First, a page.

It goes without saying that every royal wedding is awe-inspiring, but Prince Harry and Meghan Markle’s wedding definitely had the world on their toes. Watching the wedding held at St. George’s Chapel at Windsor Castle on May 19, 2018, was like seeing a real-life fairytale unfold. And while we’ve been enamored with the details of Markle’s incredible Clare Waight Keller wedding dress ever since, not to mention we’re still reliving the beautiful moment when the gospel choir sang “Stand By Me” during the ceremony, it’s the day’s celebratory wedding cake that we truly can’t get over.
Prince Harry and Meghan Markle’s wedding included many firsts for royal weddings. And just as the couple chose to make their royal wedding their own, breaking from tradition in a handful of ways, they also opted for something a bit less conventional for their wedding day sweet. The flavor? Refreshing and unique. The design? Not quite the same as royal wedding cakes of the past.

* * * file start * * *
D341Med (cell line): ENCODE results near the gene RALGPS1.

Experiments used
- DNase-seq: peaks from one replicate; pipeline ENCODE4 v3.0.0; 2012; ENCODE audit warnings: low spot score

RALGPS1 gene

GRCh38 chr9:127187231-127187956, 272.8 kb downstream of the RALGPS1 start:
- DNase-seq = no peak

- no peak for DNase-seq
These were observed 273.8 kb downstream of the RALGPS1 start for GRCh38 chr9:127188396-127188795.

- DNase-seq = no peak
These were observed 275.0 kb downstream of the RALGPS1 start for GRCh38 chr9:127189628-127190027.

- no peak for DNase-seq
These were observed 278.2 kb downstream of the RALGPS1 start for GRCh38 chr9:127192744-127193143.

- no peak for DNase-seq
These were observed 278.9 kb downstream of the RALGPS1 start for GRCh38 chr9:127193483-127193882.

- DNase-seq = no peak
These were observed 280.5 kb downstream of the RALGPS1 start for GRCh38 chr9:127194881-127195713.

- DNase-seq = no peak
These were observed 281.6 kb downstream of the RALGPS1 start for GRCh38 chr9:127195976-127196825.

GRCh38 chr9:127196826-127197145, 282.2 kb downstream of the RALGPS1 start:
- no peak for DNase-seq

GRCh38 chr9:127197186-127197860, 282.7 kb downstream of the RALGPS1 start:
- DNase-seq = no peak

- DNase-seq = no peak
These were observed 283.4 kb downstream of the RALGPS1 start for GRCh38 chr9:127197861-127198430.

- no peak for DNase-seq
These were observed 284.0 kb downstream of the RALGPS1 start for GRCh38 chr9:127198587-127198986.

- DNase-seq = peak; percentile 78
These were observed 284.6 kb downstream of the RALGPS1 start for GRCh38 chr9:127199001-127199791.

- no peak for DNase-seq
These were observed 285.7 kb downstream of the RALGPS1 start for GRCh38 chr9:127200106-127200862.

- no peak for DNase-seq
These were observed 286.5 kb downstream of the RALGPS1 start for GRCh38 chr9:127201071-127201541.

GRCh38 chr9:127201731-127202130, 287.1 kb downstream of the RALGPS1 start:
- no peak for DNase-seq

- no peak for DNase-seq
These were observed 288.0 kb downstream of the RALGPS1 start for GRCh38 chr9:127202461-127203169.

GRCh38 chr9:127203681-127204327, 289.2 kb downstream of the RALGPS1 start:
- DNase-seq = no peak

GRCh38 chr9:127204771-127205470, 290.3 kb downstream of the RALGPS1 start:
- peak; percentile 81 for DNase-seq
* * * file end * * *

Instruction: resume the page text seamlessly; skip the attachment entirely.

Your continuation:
Want to know more about this stunning wedding confection? Read on for every detail we know about Meghan Markle and Prince Harry's wedding cake.
Years before the royal wedding, Meghan Markle ran a lifestyle blog called The Tig. As it turns out, Markle had actually interviewed baker and California-native Claire Ptak when the blog was still up and running. But at the time, certainly, there was no way Ptak could have known she would be baking a royal wedding cake for her interviewer years later in 2018.
Ptak owns Violet Cakes, a bakery-café in East London. Ptak is also a food and prop stylist and a food writer, and she bakes her cakes with low intervention and organic ingredients. She’s known for moist sponge cakes with incredible fillings made with fresh fruits, homemade caramel, and premium Valrhona chocolate, but she also dishes up toasts and quiches at her London café.
Ptak’s focus on organic ingredients certainly resonated with Prince Harry and Meaghan Markle: "I can’t tell you how delighted I am to be chosen to make Prince Harry and Ms. Markle’s wedding cake. Knowing that they really share the same values as I do about food provenance, sustainability, seasonality, and most importantly flavor, makes this the most exciting event to be a part of," she said in a statement released by Kensington Palace.